• The company will identify and track sensitive and critical Information assets under its control. Information assets will be classified relative to the level of risk that their compromise may pose to the institution.
    • The company will periodically conduct risk assessments around its sensitive and critical information assets. Risk assessments will prioritize risks and recommend appropriate mitigation strategies.

    Example 2: Privacy Policy

    We respect the privacy of our customers’ personal information, so we want you to know the ways in which we may collect and use nonpublic personal information. Our practices and policies are set out in this notice.

    Types of Information We May Collect:

    In the course of our business, the types of personal information that we may collect about you include:

    • Information we receive from you or your authorized representative on applications and forms, and in other communications to us;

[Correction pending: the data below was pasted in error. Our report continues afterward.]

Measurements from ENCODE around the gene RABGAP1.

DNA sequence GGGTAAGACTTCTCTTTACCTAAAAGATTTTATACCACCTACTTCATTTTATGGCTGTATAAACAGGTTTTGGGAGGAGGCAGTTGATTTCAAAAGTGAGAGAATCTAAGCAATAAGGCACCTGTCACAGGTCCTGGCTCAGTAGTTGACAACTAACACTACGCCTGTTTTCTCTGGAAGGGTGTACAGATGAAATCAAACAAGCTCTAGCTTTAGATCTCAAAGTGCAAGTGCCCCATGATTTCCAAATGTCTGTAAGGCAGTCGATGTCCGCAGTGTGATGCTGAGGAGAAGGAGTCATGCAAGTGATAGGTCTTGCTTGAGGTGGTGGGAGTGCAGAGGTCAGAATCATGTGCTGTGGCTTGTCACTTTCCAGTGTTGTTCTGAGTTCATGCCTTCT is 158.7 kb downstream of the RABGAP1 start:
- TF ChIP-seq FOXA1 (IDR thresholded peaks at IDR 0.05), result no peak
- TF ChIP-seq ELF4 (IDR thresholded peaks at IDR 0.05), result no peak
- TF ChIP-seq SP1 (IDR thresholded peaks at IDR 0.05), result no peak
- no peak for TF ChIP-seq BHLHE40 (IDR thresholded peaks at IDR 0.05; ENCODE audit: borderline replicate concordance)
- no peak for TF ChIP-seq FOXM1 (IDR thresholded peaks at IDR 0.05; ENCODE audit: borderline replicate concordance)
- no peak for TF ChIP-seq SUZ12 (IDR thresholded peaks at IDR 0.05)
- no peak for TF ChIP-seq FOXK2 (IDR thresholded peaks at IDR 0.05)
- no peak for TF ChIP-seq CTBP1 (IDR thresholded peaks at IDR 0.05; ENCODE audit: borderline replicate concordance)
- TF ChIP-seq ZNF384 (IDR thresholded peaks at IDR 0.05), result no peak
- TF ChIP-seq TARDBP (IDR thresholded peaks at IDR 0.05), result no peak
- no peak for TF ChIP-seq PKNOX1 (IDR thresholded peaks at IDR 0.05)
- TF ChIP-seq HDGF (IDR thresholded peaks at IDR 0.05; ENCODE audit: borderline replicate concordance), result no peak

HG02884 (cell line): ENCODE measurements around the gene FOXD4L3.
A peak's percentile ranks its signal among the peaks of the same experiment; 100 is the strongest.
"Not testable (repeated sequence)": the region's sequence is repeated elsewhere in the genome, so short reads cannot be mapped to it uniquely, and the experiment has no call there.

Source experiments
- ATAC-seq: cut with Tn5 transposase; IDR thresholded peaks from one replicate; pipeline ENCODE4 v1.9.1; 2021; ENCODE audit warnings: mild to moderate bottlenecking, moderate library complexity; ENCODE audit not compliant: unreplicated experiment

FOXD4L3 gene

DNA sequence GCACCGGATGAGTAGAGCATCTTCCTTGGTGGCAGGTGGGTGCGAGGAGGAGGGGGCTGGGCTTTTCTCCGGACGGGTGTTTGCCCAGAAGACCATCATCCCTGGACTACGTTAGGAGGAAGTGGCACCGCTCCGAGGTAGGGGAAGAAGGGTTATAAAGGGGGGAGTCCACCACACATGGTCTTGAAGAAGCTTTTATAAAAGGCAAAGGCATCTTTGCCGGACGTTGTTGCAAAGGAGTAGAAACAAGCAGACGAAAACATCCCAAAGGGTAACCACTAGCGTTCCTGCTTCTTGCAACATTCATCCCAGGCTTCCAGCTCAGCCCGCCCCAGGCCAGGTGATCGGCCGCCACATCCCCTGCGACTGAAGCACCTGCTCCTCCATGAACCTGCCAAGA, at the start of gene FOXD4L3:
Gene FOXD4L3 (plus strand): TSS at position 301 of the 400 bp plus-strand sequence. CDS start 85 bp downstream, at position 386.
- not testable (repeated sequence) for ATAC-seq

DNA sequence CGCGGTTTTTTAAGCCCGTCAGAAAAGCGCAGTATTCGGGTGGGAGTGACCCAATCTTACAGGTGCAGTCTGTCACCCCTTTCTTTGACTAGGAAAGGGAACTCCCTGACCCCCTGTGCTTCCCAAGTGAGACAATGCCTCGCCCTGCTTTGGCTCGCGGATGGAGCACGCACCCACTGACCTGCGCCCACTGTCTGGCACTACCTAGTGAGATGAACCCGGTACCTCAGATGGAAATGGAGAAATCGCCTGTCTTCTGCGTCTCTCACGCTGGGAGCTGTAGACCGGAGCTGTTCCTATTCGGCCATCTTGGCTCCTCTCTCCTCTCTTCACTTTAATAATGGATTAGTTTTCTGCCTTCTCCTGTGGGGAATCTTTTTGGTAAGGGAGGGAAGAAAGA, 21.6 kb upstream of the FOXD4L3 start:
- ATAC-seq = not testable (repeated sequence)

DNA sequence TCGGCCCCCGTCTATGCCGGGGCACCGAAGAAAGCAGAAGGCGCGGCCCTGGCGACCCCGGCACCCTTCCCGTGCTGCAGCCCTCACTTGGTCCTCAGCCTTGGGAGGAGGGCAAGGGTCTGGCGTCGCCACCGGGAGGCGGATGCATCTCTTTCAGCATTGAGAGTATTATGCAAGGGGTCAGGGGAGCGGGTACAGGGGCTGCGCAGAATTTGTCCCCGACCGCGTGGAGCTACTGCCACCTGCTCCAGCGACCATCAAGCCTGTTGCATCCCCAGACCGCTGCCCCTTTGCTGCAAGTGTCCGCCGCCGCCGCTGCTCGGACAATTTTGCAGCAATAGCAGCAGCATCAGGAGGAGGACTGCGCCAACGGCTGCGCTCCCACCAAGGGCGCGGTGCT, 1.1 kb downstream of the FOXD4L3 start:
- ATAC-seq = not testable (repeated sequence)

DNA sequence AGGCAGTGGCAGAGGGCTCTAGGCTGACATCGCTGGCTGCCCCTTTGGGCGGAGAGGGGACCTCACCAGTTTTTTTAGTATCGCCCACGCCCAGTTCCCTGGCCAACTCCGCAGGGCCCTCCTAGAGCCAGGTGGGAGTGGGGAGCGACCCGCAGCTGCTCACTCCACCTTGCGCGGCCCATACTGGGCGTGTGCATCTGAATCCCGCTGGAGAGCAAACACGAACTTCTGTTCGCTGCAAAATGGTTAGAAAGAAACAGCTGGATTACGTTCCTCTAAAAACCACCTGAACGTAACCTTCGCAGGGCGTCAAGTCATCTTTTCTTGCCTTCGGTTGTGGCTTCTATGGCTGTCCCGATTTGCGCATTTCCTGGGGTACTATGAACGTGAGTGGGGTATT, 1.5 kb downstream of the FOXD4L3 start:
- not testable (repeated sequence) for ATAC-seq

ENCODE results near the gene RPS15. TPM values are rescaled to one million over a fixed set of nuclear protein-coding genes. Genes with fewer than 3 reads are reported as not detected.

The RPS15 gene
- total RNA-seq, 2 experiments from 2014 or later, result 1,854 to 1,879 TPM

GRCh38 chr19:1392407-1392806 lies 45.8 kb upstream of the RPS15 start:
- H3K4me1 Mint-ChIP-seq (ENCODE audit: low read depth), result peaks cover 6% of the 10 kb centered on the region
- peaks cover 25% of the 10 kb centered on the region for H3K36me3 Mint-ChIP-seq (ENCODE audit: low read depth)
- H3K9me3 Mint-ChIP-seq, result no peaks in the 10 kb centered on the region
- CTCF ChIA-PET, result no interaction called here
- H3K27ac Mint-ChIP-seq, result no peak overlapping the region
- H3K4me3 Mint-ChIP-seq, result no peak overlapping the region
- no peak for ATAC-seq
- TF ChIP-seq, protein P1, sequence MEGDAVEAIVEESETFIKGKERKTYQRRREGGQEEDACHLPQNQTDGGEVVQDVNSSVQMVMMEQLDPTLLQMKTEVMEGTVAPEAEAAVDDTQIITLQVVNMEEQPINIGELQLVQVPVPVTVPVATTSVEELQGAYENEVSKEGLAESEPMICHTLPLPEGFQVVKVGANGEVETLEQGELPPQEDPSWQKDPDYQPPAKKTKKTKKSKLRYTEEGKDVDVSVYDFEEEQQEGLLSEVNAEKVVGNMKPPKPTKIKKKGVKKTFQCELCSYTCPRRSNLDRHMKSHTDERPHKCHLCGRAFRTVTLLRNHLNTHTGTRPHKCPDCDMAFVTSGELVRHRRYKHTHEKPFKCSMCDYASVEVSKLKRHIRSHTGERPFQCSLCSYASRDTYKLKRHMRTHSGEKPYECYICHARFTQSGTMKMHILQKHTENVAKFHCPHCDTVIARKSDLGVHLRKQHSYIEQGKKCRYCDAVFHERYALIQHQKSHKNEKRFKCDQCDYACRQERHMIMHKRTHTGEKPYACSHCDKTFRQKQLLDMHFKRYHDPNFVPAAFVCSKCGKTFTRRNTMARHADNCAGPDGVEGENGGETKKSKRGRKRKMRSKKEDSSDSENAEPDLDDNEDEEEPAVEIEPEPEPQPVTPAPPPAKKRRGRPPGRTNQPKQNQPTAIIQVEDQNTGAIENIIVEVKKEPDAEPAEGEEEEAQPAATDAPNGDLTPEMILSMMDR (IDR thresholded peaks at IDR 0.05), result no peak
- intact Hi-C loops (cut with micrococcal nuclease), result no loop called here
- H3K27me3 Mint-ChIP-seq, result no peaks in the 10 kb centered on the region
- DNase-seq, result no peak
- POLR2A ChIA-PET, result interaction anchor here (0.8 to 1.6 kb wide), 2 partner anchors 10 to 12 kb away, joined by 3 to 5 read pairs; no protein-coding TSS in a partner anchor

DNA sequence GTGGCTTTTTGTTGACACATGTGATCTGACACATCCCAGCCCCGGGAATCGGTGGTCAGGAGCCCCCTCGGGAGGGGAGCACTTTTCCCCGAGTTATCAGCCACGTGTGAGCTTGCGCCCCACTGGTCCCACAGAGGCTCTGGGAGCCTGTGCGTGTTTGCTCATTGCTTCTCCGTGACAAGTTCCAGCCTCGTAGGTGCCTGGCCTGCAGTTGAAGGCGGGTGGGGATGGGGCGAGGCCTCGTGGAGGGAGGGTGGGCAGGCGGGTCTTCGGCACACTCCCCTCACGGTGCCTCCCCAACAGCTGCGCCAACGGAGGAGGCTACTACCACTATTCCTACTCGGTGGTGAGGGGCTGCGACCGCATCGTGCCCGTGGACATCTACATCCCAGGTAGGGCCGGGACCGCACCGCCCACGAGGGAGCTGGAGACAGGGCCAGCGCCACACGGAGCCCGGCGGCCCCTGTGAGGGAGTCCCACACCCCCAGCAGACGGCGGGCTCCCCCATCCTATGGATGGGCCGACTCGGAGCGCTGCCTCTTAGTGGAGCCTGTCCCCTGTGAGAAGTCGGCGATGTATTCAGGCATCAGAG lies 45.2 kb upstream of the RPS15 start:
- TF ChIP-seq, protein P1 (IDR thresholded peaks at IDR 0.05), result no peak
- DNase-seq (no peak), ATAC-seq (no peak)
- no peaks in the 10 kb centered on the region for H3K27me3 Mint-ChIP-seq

• Information about your transactions with us, our affiliated companies, or others; and
    • Information from consumer or other reporting agencies.

    Use and Disclosure of Information:
    • We use your information to provide the product or service you or your authorized agent have requested of us.
    • We use your information to provide the product or service you or your authorized agent have requested of us.
    • We may disclose information to our affiliated companies and unrelated companies as necessary to service your transaction, to protect against fraudulent or criminal activities, when required to do so by law, and as otherwise permitted by law.
    • We do not share any personal information we collect from you with unrelated companies for their own use.

    Protection of Your Personal Information:
    • We restrict access to personal information about you to those employees who need to know that information in order to provide products and services to you or for other legitimate business purposes. We maintain physical, electronic and procedural safeguards to protect your personal information from unauthorized access or intrusion.


    Changes: This notice may be revised in accordance with applicable privacy laws.

  • PROCEDURES

    Procedures are the activities or steps to implement the written policies.